“Mr. Joll has written a most careful, scholarly book, in which grace and learning sit easily together … Mr. Joll s book is full and complete, a fine work of history.”

such as Saverio Merlino who felt that in an emergency anarchists should participate in elections to support the liberal and social democratic cause “knowing full well that by the time Malatesta returned to Italy, Merlino had already passed over to the socialist camp. According to Enzo Santarelli, in his critical study of Anarchist-Socialism in Italy,2 Merlino on his release from prison in February 1896 “immediately adopted a new position” and by the time Malatesta returned to Ancona in 1897 “Merlino had already taken up a parliamentary-socialist position (p106). Mr. Joll telescopes this whitewashing remark about Merlino with the quotation from Malatesta which he prefaces by “It was a suggestion to which Malatesta’s firm reply, made after he was in prison, was etc …” Now not only was this reply not directed to Merlino (who was by then in the parliamentary socialist camp), nor to Mr. Joll’s “anarchists such as Saverio Merlino who felt etc …”, but to the socialist journal l’Avanti. And what Malatesta told them makes no sense as it stands because Mr. Joll omits the kernel of his protest. I quote the text of Malatesta’s protest to l’Avanti quoted by Borghi from the version reprinted by La Questione Sociale of Patterson, New Jersey, January 14, 1899 (Mr. Joll, in what A. J. P. Taylor referred to as his “pioneer work” is content with quoting Malatesta to l’Avanti via Questione Sociale and Borghi—how thorough are our historians!), “I beg you not to make use of my name in the electoral struggles which are being fought by socialists and republicans; and in the event that anyone should insist in nominating me as a candidate I protest that not only would it be without my consent but with my expressed disapproval.”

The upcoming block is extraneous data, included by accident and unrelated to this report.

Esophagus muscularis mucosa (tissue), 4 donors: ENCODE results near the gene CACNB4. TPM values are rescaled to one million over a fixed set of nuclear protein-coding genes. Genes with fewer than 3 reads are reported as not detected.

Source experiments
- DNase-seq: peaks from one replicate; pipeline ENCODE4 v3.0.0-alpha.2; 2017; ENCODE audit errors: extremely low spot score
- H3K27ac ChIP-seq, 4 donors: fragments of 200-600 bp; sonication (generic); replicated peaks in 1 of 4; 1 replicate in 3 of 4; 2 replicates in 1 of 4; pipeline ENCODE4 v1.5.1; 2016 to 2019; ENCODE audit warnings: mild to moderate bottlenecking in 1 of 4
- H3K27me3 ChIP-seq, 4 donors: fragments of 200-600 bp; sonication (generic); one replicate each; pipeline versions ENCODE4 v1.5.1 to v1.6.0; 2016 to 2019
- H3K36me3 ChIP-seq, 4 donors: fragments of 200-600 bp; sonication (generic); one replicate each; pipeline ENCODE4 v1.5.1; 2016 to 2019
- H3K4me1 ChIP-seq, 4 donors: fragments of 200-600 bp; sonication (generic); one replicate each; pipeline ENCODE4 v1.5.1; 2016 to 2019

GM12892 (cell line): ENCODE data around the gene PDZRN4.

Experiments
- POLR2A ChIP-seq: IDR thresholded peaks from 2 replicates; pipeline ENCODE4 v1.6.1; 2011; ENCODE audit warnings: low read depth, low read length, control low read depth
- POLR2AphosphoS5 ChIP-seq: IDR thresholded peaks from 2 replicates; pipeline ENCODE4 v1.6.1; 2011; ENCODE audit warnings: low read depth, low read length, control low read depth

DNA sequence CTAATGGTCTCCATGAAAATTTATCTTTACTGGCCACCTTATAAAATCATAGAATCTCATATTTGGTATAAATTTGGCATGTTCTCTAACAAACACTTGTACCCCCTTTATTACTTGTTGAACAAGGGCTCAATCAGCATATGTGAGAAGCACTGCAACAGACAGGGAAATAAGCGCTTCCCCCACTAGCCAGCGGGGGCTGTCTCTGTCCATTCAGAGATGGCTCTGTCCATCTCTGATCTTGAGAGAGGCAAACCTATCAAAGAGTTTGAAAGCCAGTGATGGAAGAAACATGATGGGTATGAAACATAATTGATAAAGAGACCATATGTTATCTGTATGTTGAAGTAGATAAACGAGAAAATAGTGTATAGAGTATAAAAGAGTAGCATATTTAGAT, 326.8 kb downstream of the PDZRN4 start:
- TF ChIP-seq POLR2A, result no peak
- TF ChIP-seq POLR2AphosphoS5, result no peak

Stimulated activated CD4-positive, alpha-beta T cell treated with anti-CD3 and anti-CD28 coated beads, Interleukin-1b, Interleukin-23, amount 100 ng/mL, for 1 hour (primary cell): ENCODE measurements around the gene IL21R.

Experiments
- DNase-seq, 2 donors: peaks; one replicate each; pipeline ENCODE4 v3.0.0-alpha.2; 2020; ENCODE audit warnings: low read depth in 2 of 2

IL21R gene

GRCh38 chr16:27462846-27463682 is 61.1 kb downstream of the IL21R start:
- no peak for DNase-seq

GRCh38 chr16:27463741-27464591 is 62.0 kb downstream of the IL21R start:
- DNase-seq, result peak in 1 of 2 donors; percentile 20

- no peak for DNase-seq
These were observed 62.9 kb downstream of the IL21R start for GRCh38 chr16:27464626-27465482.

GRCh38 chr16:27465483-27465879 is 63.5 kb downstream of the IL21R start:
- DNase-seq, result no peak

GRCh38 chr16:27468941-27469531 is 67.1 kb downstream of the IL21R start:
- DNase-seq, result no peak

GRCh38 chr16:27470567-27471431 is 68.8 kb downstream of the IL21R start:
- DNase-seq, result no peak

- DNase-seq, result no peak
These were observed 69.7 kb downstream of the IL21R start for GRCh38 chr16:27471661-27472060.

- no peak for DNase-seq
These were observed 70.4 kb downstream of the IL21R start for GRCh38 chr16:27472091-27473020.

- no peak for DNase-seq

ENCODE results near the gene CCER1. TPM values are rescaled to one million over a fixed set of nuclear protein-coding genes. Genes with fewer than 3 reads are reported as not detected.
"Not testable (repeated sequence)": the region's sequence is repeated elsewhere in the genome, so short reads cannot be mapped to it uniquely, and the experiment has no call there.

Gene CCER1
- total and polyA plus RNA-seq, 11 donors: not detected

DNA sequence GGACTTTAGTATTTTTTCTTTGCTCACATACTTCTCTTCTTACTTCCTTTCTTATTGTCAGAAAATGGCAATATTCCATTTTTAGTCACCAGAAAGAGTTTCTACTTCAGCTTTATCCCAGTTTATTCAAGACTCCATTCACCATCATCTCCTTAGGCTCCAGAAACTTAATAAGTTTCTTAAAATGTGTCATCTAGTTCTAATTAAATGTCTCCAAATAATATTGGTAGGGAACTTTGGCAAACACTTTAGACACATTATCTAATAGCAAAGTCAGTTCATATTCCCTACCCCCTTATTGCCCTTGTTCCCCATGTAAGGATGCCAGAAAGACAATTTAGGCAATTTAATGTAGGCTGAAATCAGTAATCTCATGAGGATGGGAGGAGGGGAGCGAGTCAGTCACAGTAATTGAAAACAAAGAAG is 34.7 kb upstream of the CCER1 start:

Having restored the full text, it should be pointed out that the letter to l’Avanti was in consequence of the inclusion of Malatesta’s name by the socialists in their list of candidates for the municipal elections in Rimini, and that such were the means commonly resorted to by the political parties to set free their imprisoned leaders. It is clear that Malatesta was quite prepared to face more years of “forced domicile” than seek the loophole of parliamentary immunity.